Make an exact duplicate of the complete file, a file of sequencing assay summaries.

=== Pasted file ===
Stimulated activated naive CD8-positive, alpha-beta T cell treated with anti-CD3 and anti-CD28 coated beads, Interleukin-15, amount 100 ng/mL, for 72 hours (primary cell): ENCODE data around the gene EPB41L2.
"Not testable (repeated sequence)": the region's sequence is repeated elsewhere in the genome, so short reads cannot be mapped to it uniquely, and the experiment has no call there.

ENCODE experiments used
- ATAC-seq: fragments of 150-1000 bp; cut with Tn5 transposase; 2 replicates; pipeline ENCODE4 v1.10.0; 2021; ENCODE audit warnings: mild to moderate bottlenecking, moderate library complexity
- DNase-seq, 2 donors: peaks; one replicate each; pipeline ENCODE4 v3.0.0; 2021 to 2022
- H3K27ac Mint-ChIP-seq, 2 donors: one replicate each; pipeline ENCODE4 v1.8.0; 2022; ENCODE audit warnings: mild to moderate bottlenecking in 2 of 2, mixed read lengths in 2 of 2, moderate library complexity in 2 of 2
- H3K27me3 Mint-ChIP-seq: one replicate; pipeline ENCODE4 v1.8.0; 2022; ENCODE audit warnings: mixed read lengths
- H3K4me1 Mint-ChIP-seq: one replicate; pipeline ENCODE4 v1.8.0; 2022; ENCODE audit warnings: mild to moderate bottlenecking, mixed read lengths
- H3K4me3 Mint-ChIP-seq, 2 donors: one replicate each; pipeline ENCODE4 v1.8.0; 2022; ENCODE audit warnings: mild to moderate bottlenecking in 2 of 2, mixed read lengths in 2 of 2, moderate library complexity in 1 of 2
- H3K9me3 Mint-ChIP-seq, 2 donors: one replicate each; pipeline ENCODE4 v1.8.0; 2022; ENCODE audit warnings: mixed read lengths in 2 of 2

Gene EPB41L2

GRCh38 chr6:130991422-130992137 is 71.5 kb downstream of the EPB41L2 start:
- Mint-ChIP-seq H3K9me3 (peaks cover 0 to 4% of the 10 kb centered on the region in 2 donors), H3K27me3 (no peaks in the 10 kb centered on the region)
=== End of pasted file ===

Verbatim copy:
Stimulated activated naive CD8-positive, alpha-beta T cell treated with anti-CD3 and anti-CD28 coated beads, Interleukin-15, amount 100 ng/mL, for 72 hours (primary cell): ENCODE data around the gene EPB41L2.
"Not testable (repeated sequence)": the region's sequence is repeated elsewhere in the genome, so short reads cannot be mapped to it uniquely, and the experiment has no call there.

ENCODE experiments used
- ATAC-seq: fragments of 150-1000 bp; cut with Tn5 transposase; 2 replicates; pipeline ENCODE4 v1.10.0; 2021; ENCODE audit warnings: mild to moderate bottlenecking, moderate library complexity
- DNase-seq, 2 donors: peaks; one replicate each; pipeline ENCODE4 v3.0.0; 2021 to 2022
- H3K27ac Mint-ChIP-seq, 2 donors: one replicate each; pipeline ENCODE4 v1.8.0; 2022; ENCODE audit warnings: mild to moderate bottlenecking in 2 of 2, mixed read lengths in 2 of 2, moderate library complexity in 2 of 2
- H3K27me3 Mint-ChIP-seq: one replicate; pipeline ENCODE4 v1.8.0; 2022; ENCODE audit warnings: mixed read lengths
- H3K4me1 Mint-ChIP-seq: one replicate; pipeline ENCODE4 v1.8.0; 2022; ENCODE audit warnings: mild to moderate bottlenecking, mixed read lengths
- H3K4me3 Mint-ChIP-seq, 2 donors: one replicate each; pipeline ENCODE4 v1.8.0; 2022; ENCODE audit warnings: mild to moderate bottlenecking in 2 of 2, mixed read lengths in 2 of 2, moderate library complexity in 1 of 2
- H3K9me3 Mint-ChIP-seq, 2 donors: one replicate each; pipeline ENCODE4 v1.8.0; 2022; ENCODE audit warnings: mixed read lengths in 2 of 2

Gene EPB41L2

GRCh38 chr6:130991422-130992137 is 71.5 kb downstream of the EPB41L2 start:
- Mint-ChIP-seq H3K9me3 (peaks cover 0 to 4% of the 10 kb centered on the region in 2 donors), H3K27me3 (no peaks in the 10 kb centered on the region)